Dog owners convinced that their pup could convey a range of expressions through their eyes now have scientific evidence to back it up.
Researchers have discovered a key factor that separates wolves from dogs, involving two specialized facial muscles that evolved after they were domesticated by humans, according to a study published in the Proceedings of the National Academy of Sciences on Monday.
Domestication "transformed" the anatomy of dogs' facial muscles so they could communicate with humans, according to the study. Dogs are able to raise the inner eyebrow intensely, while wolves are not, and behavioral data shows that dogs can also produce eyebrow movement significantly more often and with higher intensity than wolves can.
This movement resembles an expression humans produce when sad, "so its production in dogs may trigger a nurturing response," the study, which looked at both behavioral and anatomical data, states. Scientists hypothesize that the expressive eyebrows in dogs are the result of selection based on the preferences of humans.
The study found that facial muscles in domestic dogs and gray wolves are relatively uniform other than around the eye.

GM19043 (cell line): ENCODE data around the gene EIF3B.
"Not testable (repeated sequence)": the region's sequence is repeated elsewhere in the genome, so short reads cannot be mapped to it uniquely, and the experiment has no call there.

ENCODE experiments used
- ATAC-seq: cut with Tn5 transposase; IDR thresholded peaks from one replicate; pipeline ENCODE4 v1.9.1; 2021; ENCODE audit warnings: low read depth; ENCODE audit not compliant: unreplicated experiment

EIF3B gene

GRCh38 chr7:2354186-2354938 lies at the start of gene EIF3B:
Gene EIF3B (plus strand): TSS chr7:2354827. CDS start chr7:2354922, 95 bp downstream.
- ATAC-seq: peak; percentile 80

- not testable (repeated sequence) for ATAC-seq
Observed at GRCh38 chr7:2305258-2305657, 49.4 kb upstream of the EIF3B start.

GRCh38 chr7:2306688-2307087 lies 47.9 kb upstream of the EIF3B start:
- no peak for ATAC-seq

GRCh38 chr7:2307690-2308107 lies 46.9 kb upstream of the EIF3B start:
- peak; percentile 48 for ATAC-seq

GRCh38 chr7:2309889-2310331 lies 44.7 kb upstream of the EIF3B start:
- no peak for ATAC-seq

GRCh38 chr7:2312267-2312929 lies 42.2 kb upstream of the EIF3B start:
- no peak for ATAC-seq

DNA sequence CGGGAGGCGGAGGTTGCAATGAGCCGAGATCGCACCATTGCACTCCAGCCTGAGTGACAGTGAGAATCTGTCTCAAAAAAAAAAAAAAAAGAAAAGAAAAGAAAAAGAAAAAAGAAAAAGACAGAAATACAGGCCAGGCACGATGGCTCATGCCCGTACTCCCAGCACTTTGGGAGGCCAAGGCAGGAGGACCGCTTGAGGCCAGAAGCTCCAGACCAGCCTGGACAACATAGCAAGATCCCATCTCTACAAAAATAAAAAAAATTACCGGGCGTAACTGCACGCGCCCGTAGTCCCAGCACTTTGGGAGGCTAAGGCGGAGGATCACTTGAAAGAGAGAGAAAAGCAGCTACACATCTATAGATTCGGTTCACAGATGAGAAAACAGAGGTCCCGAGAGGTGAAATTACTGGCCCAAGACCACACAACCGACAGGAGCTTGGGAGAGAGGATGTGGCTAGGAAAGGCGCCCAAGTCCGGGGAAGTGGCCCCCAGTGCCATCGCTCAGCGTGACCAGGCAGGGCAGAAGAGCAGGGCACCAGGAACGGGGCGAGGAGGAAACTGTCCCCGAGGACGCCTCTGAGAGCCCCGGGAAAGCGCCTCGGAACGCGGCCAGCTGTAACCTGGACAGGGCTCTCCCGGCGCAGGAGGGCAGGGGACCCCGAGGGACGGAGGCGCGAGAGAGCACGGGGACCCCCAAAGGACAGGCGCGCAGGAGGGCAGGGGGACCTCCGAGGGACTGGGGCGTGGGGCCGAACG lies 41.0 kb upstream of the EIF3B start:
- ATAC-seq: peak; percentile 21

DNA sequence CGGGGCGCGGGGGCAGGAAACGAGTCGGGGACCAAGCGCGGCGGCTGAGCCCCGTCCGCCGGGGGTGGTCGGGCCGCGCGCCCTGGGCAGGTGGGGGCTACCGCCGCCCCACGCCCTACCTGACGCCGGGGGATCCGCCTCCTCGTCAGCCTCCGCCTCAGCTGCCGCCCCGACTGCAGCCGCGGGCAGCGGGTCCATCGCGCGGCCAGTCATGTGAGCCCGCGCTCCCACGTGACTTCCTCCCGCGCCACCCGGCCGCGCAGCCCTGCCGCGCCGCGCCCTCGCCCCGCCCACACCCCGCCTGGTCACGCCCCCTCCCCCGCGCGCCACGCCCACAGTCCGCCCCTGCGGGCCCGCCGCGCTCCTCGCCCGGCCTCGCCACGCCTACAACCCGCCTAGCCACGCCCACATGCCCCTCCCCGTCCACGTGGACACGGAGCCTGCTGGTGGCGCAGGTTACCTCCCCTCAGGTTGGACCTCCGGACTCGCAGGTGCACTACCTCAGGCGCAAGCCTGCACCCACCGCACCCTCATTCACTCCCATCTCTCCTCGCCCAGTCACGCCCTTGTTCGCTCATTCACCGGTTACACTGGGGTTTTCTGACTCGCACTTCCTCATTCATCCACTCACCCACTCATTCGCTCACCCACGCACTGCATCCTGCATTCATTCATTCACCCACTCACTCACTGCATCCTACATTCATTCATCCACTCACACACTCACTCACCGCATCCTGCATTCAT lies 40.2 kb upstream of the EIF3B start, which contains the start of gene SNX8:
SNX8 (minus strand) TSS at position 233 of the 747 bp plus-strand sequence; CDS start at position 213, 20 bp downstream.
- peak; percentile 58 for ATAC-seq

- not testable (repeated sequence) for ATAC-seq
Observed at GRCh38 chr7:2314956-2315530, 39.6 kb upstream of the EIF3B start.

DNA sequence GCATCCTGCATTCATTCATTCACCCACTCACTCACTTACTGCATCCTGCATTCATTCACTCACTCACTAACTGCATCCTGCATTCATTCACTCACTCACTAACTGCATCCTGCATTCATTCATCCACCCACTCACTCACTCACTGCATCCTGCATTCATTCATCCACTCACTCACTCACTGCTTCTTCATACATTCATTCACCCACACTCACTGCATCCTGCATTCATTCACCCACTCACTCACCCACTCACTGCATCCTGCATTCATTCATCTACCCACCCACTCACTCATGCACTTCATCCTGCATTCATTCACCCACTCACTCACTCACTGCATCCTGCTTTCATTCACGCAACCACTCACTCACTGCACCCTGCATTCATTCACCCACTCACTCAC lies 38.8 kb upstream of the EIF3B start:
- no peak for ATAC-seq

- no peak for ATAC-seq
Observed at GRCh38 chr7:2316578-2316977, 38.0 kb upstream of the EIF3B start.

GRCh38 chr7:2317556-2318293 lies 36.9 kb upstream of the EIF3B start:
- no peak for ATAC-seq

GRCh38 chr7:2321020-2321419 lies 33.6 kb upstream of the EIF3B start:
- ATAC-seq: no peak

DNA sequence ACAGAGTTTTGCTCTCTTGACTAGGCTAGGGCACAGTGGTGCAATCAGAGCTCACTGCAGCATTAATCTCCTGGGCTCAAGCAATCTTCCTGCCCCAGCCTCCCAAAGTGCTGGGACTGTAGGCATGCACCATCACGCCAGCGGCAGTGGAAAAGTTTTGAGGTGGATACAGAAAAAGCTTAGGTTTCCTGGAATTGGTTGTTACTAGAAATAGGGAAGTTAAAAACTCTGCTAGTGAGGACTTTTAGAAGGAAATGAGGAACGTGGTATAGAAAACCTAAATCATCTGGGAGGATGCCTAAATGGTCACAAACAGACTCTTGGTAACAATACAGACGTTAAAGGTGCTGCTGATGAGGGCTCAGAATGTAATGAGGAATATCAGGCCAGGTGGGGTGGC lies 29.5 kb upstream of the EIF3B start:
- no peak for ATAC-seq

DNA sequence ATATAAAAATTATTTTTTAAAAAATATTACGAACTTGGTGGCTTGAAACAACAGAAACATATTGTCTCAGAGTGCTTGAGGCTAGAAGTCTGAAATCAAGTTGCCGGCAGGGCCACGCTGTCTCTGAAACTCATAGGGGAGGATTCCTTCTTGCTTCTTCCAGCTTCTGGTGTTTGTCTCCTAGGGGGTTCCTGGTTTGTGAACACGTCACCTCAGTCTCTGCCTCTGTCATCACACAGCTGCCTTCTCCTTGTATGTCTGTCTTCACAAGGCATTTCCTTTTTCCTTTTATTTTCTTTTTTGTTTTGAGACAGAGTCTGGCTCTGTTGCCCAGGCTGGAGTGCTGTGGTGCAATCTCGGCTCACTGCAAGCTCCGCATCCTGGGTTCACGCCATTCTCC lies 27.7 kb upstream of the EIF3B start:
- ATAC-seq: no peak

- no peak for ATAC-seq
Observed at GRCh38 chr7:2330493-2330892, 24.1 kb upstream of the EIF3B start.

Humans domesticated dogs more than 33,000 years ago, and as a result, they are able to read and use human communication in ways that other animals cannot, researchers said. Dogs are more skillful in using human communicative cues, like pointing gestures or the direction of a gaze, than even chimpanzees, which are human's closest living relative.
Eye contact between humans and dogs are crucial for social interaction between the species, the study states, adding that dogs establish eye contact with humans when they cannot solve a problem on their own. Eye contact also helps dogs determine whether communication is relevant and directed at them, as dogs tend to ignore human pointing gestures when the human's eyes are not visible.
Dogs also seem to be motivated to establish eye contact with humans at an early age, which could be an indicator of the level of attachment between humans and dogs.
"Thus, mutual gaze between dogs and humans seems to be a hallmark of the unique relationship between both species during human cultural evolution," the study states.
The mutual gaze seems to trigger an increase in oxytocin, a hormone that plays a role in social bonding, in both species as well, according to the study.
This tendency likely evolved when early domesticated dogs expressed characteristics that elicited a caregiving response from humans, the study said.